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We saw this happening during the ‘GFC’ in 2008 and it’s even more prevalent right now – when the going gets tough, the tough get gardening!
This spectacular growth of interest in vegie gardening inspired us to have a look through our archives, to see how our great-grandparents (and their parents) coped with the big historical disruptions they lived through. What we found is fascinating – it seems getting into the garden and growing food is a time-honoured tactic to get through tough times.
The Spanish Influenza epidemic at the end of 1918 struck suddenly but subsided quickly. While it was a devastating pandemic here in NZ, it didn’t leave obvious traces in Yates gardening catalogues from the time. The same goes for World War 1, the ‘Great War’. Our theory is that for NZ gardeners the war still felt pretty remote and didn’t affect them day-to-day.
The Great Depression of the 1930s was a different story – rampant global inflation led to Yates encouraging customers to place early indent orders with locked-in prices, to provide certainty amid soaring costs. The Depression had a dramatic effect on NZ – export prices crashed, causing mass unemployment and slashed wages. It became very common to have a carefully planned backyard garden, to produce food year-round, supported by extensive bottling and preserving. Social Welfare had yet to be introduced; the ‘work camp’ alternatives to self-sufficiency were pretty grim, so home gardens became very important in people’s daily lives. Yates seed catalogues from this time were packed with options to suit self-sufficient gardeners. If you’re interested in how a Depression-era vegie garden worked, with tips on how to start up your own, have a look here.
World War II put the brakes on the economy again – globally, entire populations were mobilised and put on a war footing; this was reflected here in Yates catalogues. NZ was contributing a lot of primary produce to Great Britain to aid the war effort, which resulted in local food rationing. New Zealanders were strongly encouraged by the government to grow their own vegetables for home consumption, with gardening portrayed as a ‘patriotic duty”.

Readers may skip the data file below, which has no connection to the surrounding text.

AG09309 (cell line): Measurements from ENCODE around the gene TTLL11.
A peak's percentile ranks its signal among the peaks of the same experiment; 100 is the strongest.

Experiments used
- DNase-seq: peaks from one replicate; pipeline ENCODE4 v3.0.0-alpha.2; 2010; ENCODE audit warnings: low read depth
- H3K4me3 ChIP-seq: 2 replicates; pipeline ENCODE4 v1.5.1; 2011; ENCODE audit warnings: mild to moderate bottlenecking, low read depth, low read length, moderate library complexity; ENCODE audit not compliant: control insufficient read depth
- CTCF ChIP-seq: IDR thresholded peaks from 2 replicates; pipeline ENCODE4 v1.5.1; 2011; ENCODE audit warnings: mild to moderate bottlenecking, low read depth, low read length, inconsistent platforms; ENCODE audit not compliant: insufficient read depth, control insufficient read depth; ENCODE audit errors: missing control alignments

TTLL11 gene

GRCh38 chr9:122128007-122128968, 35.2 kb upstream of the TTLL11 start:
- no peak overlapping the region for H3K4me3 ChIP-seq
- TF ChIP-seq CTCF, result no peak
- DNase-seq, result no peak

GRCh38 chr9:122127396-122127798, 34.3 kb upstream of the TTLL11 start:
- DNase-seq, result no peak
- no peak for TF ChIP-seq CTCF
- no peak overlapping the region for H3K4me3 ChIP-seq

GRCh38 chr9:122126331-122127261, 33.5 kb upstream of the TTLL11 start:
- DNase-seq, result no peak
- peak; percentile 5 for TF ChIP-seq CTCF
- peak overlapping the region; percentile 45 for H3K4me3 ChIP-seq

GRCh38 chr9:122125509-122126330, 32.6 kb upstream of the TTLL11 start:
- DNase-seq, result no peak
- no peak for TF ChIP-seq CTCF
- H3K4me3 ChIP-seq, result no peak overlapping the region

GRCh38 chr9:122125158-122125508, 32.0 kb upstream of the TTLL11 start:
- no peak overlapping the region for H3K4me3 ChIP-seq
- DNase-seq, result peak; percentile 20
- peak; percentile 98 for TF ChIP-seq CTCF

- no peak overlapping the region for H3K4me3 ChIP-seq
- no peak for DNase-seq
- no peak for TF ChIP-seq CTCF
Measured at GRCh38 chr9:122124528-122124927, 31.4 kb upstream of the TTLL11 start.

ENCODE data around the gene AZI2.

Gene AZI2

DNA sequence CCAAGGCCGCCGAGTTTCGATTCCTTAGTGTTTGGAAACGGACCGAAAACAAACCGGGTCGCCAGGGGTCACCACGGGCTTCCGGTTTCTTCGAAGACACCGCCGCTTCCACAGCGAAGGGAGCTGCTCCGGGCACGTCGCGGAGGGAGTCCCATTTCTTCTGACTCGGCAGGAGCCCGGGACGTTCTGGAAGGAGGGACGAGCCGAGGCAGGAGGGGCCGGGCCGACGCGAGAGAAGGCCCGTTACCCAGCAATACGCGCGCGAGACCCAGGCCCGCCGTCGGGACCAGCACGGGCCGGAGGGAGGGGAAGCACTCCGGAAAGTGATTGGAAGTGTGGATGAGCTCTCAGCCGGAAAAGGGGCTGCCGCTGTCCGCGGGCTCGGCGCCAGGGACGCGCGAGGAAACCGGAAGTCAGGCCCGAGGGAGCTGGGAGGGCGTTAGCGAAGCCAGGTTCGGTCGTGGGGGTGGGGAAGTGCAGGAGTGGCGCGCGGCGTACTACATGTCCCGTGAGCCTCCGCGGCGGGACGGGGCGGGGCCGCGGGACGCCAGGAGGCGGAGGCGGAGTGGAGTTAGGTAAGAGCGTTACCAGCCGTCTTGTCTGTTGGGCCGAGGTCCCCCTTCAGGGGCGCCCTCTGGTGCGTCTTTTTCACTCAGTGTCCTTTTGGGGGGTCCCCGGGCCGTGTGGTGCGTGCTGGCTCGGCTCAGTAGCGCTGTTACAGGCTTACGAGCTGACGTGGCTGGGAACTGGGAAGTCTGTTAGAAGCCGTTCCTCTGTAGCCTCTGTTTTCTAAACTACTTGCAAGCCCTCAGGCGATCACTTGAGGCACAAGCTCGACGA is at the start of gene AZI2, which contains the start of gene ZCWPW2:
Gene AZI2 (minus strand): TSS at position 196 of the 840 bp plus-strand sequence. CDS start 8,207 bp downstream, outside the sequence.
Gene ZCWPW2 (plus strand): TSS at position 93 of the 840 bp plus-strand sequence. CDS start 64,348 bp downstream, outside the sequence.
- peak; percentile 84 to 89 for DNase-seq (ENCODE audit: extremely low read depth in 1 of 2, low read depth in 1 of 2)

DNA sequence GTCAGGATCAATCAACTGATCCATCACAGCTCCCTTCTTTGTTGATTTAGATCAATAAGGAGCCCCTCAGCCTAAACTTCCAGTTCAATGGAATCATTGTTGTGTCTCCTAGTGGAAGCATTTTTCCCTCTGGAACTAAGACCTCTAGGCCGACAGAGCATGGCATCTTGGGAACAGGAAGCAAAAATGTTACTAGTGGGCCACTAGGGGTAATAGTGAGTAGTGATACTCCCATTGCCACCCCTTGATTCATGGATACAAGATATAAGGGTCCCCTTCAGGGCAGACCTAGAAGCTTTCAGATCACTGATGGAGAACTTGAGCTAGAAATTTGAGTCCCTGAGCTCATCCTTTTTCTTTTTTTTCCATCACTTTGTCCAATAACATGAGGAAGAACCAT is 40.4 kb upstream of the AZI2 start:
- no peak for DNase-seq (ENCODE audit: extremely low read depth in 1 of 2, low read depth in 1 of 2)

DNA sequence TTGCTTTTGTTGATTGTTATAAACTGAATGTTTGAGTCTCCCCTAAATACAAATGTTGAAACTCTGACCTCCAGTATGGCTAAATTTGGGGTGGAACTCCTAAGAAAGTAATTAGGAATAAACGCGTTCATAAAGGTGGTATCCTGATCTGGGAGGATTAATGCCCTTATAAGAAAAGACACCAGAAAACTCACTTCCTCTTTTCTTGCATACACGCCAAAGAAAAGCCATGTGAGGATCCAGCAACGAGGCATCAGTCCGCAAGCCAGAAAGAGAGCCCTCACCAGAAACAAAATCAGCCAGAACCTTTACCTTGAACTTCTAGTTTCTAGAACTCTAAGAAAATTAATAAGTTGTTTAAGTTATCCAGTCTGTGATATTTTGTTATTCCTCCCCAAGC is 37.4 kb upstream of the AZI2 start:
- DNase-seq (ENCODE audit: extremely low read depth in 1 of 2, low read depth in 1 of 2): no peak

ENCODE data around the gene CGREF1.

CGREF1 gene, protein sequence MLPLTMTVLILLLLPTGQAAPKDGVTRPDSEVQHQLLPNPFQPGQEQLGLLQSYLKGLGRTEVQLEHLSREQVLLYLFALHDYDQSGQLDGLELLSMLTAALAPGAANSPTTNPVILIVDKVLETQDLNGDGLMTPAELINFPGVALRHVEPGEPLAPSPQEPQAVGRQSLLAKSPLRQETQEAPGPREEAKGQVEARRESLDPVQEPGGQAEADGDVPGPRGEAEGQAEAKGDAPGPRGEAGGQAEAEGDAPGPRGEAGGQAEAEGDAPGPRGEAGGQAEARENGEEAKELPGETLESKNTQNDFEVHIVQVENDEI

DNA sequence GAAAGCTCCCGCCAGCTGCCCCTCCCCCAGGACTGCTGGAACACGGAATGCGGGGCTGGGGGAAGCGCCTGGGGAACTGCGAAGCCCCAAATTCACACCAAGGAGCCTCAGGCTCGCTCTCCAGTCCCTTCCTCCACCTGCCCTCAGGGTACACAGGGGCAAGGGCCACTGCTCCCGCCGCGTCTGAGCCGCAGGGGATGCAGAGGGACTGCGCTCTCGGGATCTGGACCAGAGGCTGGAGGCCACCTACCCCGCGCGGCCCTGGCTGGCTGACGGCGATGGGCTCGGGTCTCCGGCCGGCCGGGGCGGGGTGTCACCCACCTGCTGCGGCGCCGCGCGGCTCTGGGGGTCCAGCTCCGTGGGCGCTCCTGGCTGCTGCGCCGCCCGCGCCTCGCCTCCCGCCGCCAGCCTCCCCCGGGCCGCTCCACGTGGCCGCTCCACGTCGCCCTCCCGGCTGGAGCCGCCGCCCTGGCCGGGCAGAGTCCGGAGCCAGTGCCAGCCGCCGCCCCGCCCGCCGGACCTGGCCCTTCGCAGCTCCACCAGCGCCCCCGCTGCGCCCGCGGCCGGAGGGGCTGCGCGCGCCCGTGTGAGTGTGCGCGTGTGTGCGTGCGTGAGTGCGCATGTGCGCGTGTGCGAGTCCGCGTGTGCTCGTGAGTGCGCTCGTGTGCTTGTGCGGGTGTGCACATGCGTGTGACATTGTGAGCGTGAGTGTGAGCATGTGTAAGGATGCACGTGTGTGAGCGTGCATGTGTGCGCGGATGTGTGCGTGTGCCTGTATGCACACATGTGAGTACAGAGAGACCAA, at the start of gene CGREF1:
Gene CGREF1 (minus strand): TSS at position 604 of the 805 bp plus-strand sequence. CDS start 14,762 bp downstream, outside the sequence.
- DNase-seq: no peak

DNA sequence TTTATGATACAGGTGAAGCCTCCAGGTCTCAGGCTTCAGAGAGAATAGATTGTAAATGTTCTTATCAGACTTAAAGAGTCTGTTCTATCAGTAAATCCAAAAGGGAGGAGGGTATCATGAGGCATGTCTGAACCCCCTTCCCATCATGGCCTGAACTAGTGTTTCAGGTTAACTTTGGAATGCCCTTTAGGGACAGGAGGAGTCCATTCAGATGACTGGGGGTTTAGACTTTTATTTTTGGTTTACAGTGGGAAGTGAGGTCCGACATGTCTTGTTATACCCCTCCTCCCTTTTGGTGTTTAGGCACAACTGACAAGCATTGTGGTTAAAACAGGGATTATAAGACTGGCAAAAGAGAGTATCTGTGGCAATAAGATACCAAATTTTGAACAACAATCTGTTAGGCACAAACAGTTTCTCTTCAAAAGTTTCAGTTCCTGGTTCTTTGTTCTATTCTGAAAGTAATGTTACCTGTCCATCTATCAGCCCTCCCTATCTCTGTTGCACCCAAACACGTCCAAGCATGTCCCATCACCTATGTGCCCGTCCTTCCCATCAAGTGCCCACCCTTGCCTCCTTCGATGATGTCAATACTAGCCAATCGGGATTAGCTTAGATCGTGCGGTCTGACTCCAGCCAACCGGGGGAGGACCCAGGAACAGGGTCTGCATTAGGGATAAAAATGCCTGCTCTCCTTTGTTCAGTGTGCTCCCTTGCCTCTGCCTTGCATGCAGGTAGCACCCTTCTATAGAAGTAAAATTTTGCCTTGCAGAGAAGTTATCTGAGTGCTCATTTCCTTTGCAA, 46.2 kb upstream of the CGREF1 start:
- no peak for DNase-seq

With soldiers returning, by the end of the war there were 30,000 people on the waiting list for a State House, which resulted in a 1950s building boom of new houses on quarter acre sections - a deliberate strategy to create space for family gardens. Home vegie gardens continued to be popular throughout the 1960s, until increased car ownership allowed supermarkets to become the dominant, convenient food shopping destination.
After about 20 years of prosperity, during the 1970s the vicious cycle repeated itself, with global oil shocks and Britain joining the EEC. It was no accident that this coincided with the ‘Hippie generation’ desire to be self-sufficient and grow their own food.
Yates has been in business for nearly 140 years; over that time we’ve learned that home gardening to put food on the table won’t ever go away – it waxes and wanes in line with the economy, but it will always be the classic method to help get through challenging times. Whenever the going gets tough, the next generation of Kiwis hit their gardens!
During the 1930s, having a home vegie garden to help take control of food costs was really important. The methods used back then are still excellent for a 21st century garden, so if you’d like to grow vegies to put food on the table, read on!
To make a classic tough-times garden work for you, planning is key. Work out what you want to grow, sort your list by seasons and plan out how long it takes to harvest. Get it down on paper, then get the seeds and materials together so you’re ready to go at the right time.
Also read up on the different methods of preserving and gather the equipment you’ll need for bottling, pickles, fermenting and drying. This allows you to extend the savings on your food budget all year-round.
The best mindset for a 1930’s Garden is to make the most of whatever is in season. Plan your meals around what the garden is providing – this means you’ll be enjoying generous lashings of fresh tomatoes and beans through summer, but next to none during winter. Great-Great-Grandma’s method to deal with this was to make hearty sauce out of all the excess tomatoes and store jars for winter. These days we have the luxury of freezing as well, so you can spread the seasons out a bit wider.
Making home-made sauces, jams and pickles was really important to help stretch things all year-round. The principle still works, even if you buy fruit in bulk when prices are lowest – you can spend a day making jam and set yourself up for the rest of the year.